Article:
Talk to the Palm
Recently there has been lots of anti-palm oil promotion in my news feed. Since beginning the Green18 challenge, and probably long before, I have been aware of the destructive consequences of the dreaded palm oil but have known little about it. So I decided to do some digging!
What is palm oil?
Palm oil is made from the fruits of trees called the African oil palms. As the name suggests, these originated in Africa but were introduced to Malaysia and Indonesia in the 19th and 20th centuries, after which these countries became leading producers of the oil.
What is palm oil used for?
Palm oil is said to be found in over half of all supermarket products! This ranges from pizzas to margarine to chocolate to soaps and candles. Sometimes you can catch it because it is labelled as palm oil or palm fat - however, frequently it is hidden by pseudonyms. This isn’t all though! Palm oil can also be used as a biofuel, accounting for 8% of all palm oil produced. Under EU law, the blending of biofuels (i.e. palm oil) is required, putting palm oil in every litre of our diesel...
Why is palm oil so special?
Palm oil plantations produce 4-10 times more oil per hectare than any other alternative crops, making it not only the cheapest vegetable oil on the planet, but also an excellent choice in times where the cultivated land to people ratio is so stretched. As well as this, it requires little to no herbicides, pesticides and fertilisers. As an oil, palm oil has unique properties that also put it ahead of the competition: it maintains its properties under high temperatures; it is smooth and creamy and has no smell; and, it is naturally preserving, which helps to increase the shelf life of the food it is in.
So why is palm oil so hated?
Palm oil requires a consistently hot and humid climate to grow, making the tropical rainforest the perfect host. This has resulted in extensive deforestation to make way for the palm oil plantations. It is estimated that palm oil plantations led to 8% of the global deforestation between 1990 and 2008, and 90% of the total deforestation in Indonesia and Malaysia. A by-product of deforestation is a decrease in absorption of greenhouse gases and the release of greenhouse gases that are so successfully stored in the plants. As well as this, biodiverse ecosystems are destroyed leading to the decline and endangerment of hundreds of species such as the orangutan, Sumatran tigers and Bornean rhinos. Environment aside, palm oil is high in saturated fats that lead to high cholesterol, obesity and heart disease as well as containing some dodgy fatty acid esters that are considered carcinogenic (but what isn’t…?!).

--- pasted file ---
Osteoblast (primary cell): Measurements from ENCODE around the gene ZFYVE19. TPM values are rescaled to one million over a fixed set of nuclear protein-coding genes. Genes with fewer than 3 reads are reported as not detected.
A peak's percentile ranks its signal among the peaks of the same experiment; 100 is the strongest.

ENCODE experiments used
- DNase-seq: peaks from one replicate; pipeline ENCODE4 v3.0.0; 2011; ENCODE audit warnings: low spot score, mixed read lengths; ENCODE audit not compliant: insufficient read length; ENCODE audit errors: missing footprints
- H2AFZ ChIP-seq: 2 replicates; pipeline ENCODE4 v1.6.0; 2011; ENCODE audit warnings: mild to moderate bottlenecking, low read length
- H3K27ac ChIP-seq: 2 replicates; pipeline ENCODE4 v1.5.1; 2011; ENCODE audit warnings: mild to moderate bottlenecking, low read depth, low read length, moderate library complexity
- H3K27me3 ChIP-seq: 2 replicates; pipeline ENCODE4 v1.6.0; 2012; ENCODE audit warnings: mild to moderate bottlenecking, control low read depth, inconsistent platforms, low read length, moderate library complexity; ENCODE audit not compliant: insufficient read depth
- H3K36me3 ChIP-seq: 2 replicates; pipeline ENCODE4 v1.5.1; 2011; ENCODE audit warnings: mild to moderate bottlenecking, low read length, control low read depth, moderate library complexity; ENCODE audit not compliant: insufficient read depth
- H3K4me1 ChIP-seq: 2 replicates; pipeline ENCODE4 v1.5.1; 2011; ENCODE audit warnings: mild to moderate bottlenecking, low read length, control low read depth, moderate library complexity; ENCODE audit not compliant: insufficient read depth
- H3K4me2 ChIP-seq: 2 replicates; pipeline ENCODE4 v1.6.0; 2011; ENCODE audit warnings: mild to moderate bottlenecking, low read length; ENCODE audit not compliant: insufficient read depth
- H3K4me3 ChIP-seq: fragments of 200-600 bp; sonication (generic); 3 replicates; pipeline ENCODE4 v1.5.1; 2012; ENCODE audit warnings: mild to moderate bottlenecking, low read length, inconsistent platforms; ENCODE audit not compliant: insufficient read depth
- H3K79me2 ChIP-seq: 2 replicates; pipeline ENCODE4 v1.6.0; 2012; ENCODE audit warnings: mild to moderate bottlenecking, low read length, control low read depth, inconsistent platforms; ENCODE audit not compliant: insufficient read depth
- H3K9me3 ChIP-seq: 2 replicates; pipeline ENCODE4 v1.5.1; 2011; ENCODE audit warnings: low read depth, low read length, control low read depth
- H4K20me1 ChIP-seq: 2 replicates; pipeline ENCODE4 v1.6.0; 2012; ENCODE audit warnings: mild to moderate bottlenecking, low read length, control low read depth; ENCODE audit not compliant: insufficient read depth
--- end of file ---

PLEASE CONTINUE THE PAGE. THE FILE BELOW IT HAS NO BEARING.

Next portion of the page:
But what about sustainable palm oil?
The RSPO (Roundtable on Sustainable Palm Oil) is a central body set up by the World Wildlife Fund (WWF). This certifies sustainable palm oil that adheres to certain legal, economical, environmental and social criteria. On paper, this looks absolutely fantastic; it preserves jobs for the 4.5 million Malaysians and Indonesians that rely on palm oil for their income and it preserves primary forest that is rich in biodiversity or cultural importance, if not both. As well as this, the certification ensures that use of pesticides and clearing by fire are restricted, that workers rights and labour standards are upheld, and that local communities aren’t over-powered by large capitalist corporations. Sounds excellent!
I don’t wish to take away from any of the hard work that the WWF, RSPO and many others have put into making a horrifically destructive industry much better. However, I remain very torn about my preferred path forwards: palm oil, sustainable palm oil or alternative vegetable oil.
I think we can automatically discount bog-standard palm oil because it can’t compete with it’s sustainable big brother. Then it becomes a much tighter race.
If we were at the starting point of our journey and making the decision about which oil to use, I would recommend going nowhere near palm oil to save the rainforests that have subsequently been cleared for it. But now we are in a state where a dramatic fluctuation in western demand can have devastating effects on the developing countries that cater to our needs. Without palm oil, millions of people will be out of work, without food and we could potentially be on the brink of a humanitarian crisis. My choice, and what I would advise you now, is to cut out any palm oil that isn’t certified as sustainable, to limit sustainable palm oil to a minimum but by no means attack all palm oil products in your cupboards and on your shelves because the alternative answer isn't out there yet. I believe there are greater issues that we can tackle directly at home. For example, in several cases, cutting out plastic will also cut out palm oil, and plastic is much more at the forefront of my environmental mind both because of the constant barrage in the headlines but also because of the sheer challenge to remove it that lies ahead.
This conversation is definitely not over but, once again, for now we are stuck with the decisions of our ancestors.